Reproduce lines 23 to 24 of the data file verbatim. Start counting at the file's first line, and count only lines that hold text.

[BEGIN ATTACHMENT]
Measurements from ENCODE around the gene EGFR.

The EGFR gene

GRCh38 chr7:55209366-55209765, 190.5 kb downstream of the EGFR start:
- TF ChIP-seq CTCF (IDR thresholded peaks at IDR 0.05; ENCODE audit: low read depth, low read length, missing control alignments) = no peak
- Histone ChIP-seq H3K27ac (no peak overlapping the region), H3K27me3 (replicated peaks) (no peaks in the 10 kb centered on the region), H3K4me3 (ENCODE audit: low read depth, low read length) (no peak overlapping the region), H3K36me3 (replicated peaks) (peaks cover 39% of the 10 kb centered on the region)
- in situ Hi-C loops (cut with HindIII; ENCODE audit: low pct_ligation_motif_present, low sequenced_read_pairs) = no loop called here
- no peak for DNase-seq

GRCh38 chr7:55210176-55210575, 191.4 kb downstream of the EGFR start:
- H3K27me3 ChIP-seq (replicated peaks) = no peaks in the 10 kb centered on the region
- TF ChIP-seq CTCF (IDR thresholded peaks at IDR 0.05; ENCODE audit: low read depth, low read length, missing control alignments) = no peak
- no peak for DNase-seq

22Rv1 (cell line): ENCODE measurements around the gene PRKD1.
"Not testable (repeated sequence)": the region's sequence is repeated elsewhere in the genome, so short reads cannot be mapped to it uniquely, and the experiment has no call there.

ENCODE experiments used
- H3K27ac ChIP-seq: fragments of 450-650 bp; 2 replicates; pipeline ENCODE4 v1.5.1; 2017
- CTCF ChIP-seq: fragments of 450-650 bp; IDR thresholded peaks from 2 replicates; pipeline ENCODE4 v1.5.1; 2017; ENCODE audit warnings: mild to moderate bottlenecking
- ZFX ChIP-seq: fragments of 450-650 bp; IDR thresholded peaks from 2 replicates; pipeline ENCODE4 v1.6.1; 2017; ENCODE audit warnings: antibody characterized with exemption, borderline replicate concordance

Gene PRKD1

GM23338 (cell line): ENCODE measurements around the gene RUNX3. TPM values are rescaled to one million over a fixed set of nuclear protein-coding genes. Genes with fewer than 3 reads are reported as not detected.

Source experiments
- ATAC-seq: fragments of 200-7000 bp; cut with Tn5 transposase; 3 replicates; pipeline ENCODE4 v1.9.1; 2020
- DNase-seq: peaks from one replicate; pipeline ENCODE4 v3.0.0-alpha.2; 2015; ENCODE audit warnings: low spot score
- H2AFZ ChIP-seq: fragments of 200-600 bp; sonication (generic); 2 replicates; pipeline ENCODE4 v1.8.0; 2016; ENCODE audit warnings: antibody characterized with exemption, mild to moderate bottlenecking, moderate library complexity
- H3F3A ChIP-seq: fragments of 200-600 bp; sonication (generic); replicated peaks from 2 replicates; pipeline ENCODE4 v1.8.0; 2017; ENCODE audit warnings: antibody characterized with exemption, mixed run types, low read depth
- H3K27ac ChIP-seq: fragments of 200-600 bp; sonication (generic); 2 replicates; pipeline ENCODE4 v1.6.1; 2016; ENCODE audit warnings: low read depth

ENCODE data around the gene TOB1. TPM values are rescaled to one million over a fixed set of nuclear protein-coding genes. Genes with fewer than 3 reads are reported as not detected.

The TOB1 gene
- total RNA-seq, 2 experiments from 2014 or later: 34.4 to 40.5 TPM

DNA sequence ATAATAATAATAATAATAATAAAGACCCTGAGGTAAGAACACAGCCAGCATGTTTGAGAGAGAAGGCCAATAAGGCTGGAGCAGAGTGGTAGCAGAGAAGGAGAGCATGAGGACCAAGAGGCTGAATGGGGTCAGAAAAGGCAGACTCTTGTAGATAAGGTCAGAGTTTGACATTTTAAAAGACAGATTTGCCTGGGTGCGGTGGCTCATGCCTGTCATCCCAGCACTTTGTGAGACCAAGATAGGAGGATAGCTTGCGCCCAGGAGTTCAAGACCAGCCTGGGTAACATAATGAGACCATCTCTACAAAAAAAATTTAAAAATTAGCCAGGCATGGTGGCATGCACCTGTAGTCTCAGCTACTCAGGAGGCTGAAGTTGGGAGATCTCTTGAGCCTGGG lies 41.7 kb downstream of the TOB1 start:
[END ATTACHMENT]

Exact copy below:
- H2AFZ ChIP-seq: fragments of 200-600 bp; sonication (generic); 2 replicates; pipeline ENCODE4 v1.8.0; 2016; ENCODE audit warnings: antibody characterized with exemption, mild to moderate bottlenecking, moderate library complexity
- H3F3A ChIP-seq: fragments of 200-600 bp; sonication (generic); replicated peaks from 2 replicates; pipeline ENCODE4 v1.8.0; 2017; ENCODE audit warnings: antibody characterized with exemption, mixed run types, low read depth